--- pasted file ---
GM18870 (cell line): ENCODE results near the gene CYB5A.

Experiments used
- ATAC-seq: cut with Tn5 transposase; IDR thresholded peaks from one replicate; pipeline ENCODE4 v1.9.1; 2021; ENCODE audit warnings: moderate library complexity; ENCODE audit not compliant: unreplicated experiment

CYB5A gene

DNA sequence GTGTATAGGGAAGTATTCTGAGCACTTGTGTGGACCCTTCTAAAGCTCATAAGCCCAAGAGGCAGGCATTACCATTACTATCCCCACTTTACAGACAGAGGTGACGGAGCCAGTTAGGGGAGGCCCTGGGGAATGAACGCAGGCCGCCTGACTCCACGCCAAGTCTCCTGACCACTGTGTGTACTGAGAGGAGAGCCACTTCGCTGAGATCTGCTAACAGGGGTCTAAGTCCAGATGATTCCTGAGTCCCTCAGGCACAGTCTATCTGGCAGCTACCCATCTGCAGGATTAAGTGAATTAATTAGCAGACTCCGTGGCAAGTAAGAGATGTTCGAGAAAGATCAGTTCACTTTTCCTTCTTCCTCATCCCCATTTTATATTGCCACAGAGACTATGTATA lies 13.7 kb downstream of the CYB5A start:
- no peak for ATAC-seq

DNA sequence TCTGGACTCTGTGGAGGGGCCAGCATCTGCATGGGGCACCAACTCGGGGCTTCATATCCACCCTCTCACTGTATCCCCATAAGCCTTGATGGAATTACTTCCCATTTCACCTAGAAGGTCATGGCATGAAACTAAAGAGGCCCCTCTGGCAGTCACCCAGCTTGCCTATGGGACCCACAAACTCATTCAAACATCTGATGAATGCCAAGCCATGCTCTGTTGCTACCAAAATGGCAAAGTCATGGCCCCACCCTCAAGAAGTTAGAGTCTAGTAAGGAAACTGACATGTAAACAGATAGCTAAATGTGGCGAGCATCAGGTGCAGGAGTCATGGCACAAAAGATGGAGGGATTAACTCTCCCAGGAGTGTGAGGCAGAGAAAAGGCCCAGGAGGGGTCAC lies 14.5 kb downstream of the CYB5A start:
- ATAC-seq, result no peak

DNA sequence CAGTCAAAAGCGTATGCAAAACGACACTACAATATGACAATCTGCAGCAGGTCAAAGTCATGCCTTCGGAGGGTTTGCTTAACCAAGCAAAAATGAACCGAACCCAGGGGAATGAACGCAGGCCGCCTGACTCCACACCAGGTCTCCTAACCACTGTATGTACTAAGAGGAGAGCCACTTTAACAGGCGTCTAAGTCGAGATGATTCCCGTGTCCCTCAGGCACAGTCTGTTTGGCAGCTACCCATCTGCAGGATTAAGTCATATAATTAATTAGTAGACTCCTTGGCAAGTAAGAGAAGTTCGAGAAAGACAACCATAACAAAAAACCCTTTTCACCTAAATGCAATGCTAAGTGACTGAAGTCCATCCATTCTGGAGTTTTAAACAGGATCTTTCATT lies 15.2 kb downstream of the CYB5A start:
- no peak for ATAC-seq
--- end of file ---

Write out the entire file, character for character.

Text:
GM18870 (cell line): ENCODE results near the gene CYB5A.

Experiments used
- ATAC-seq: cut with Tn5 transposase; IDR thresholded peaks from one replicate; pipeline ENCODE4 v1.9.1; 2021; ENCODE audit warnings: moderate library complexity; ENCODE audit not compliant: unreplicated experiment

CYB5A gene

DNA sequence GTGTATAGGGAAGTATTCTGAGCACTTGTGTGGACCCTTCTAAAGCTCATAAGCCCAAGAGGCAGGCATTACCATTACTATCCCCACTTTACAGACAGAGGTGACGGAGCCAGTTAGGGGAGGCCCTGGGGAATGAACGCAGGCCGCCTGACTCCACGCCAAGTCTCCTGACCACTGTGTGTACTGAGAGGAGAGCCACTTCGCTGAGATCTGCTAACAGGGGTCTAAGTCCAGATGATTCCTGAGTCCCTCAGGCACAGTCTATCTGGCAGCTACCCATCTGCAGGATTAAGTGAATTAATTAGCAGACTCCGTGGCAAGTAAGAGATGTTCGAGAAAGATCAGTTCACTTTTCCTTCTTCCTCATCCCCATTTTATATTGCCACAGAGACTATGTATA lies 13.7 kb downstream of the CYB5A start:
- no peak for ATAC-seq

DNA sequence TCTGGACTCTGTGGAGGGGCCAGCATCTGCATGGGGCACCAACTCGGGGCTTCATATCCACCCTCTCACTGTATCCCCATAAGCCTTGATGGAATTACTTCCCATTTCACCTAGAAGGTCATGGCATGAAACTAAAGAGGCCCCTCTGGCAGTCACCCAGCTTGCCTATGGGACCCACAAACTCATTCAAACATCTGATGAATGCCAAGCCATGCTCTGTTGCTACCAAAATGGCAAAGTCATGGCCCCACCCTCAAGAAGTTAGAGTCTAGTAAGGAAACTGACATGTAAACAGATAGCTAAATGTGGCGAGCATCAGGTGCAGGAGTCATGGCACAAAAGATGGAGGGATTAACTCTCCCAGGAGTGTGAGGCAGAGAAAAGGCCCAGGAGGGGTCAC lies 14.5 kb downstream of the CYB5A start:
- ATAC-seq, result no peak

DNA sequence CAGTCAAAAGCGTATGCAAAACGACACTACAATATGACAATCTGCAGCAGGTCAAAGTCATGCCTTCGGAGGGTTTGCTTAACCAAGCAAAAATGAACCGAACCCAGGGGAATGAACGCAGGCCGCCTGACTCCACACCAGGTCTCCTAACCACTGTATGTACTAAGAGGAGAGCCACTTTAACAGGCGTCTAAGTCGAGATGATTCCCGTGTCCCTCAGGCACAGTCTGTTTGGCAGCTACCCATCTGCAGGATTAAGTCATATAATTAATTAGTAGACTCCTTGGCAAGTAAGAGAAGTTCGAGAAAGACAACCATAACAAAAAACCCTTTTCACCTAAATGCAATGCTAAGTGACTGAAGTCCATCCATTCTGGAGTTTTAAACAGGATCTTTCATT lies 15.2 kb downstream of the CYB5A start:
- no peak for ATAC-seq